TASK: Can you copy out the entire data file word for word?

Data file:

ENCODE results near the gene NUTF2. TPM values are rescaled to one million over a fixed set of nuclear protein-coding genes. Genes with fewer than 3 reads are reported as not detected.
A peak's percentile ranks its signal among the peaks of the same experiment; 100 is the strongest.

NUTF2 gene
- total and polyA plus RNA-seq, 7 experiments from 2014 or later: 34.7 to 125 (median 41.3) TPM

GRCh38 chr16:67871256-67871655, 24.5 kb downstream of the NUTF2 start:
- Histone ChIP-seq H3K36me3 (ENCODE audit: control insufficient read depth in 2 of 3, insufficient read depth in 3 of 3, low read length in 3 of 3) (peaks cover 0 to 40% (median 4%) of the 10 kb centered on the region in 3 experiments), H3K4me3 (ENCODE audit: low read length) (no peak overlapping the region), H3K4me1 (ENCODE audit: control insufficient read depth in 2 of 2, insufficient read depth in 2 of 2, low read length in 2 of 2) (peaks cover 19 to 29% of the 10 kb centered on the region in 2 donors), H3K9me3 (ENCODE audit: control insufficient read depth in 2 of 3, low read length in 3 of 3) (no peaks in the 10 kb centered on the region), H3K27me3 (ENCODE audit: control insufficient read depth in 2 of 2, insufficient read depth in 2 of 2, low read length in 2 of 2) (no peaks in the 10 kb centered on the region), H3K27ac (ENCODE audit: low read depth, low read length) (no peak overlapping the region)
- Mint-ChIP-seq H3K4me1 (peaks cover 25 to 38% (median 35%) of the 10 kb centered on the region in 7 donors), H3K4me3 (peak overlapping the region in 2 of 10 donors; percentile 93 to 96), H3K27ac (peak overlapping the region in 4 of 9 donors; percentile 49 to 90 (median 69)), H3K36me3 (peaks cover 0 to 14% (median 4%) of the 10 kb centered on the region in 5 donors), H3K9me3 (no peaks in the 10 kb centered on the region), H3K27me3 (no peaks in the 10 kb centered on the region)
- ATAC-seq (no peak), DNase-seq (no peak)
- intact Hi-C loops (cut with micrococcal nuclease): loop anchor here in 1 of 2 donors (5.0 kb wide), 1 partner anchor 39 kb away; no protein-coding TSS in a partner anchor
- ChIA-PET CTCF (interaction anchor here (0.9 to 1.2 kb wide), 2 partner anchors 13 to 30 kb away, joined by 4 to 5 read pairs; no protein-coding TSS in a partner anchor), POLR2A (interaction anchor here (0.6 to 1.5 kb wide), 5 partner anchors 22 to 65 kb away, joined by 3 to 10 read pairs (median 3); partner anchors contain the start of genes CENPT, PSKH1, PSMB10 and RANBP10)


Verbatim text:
ENCODE results near the gene NUTF2. TPM values are rescaled to one million over a fixed set of nuclear protein-coding genes. Genes with fewer than 3 reads are reported as not detected.
A peak's percentile ranks its signal among the peaks of the same experiment; 100 is the strongest.

NUTF2 gene
- total and polyA plus RNA-seq, 7 experiments from 2014 or later: 34.7 to 125 (median 41.3) TPM

GRCh38 chr16:67871256-67871655, 24.5 kb downstream of the NUTF2 start:
- Histone ChIP-seq H3K36me3 (ENCODE audit: control insufficient read depth in 2 of 3, insufficient read depth in 3 of 3, low read length in 3 of 3) (peaks cover 0 to 40% (median 4%) of the 10 kb centered on the region in 3 experiments), H3K4me3 (ENCODE audit: low read length) (no peak overlapping the region), H3K4me1 (ENCODE audit: control insufficient read depth in 2 of 2, insufficient read depth in 2 of 2, low read length in 2 of 2) (peaks cover 19 to 29% of the 10 kb centered on the region in 2 donors), H3K9me3 (ENCODE audit: control insufficient read depth in 2 of 3, low read length in 3 of 3) (no peaks in the 10 kb centered on the region), H3K27me3 (ENCODE audit: control insufficient read depth in 2 of 2, insufficient read depth in 2 of 2, low read length in 2 of 2) (no peaks in the 10 kb centered on the region), H3K27ac (ENCODE audit: low read depth, low read length) (no peak overlapping the region)
- Mint-ChIP-seq H3K4me1 (peaks cover 25 to 38% (median 35%) of the 10 kb centered on the region in 7 donors), H3K4me3 (peak overlapping the region in 2 of 10 donors; percentile 93 to 96), H3K27ac (peak overlapping the region in 4 of 9 donors; percentile 49 to 90 (median 69)), H3K36me3 (peaks cover 0 to 14% (median 4%) of the 10 kb centered on the region in 5 donors), H3K9me3 (no peaks in the 10 kb centered on the region), H3K27me3 (no peaks in the 10 kb centered on the region)
- ATAC-seq (no peak), DNase-seq (no peak)
- intact Hi-C loops (cut with micrococcal nuclease): loop anchor here in 1 of 2 donors (5.0 kb wide), 1 partner anchor 39 kb away; no protein-coding TSS in a partner anchor
- ChIA-PET CTCF (interaction anchor here (0.9 to 1.2 kb wide), 2 partner anchors 13 to 30 kb away, joined by 4 to 5 read pairs; no protein-coding TSS in a partner anchor), POLR2A (interaction anchor here (0.6 to 1.5 kb wide), 5 partner anchors 22 to 65 kb away, joined by 3 to 10 read pairs (median 3); partner anchors contain the start of genes CENPT, PSKH1, PSMB10 and RANBP10)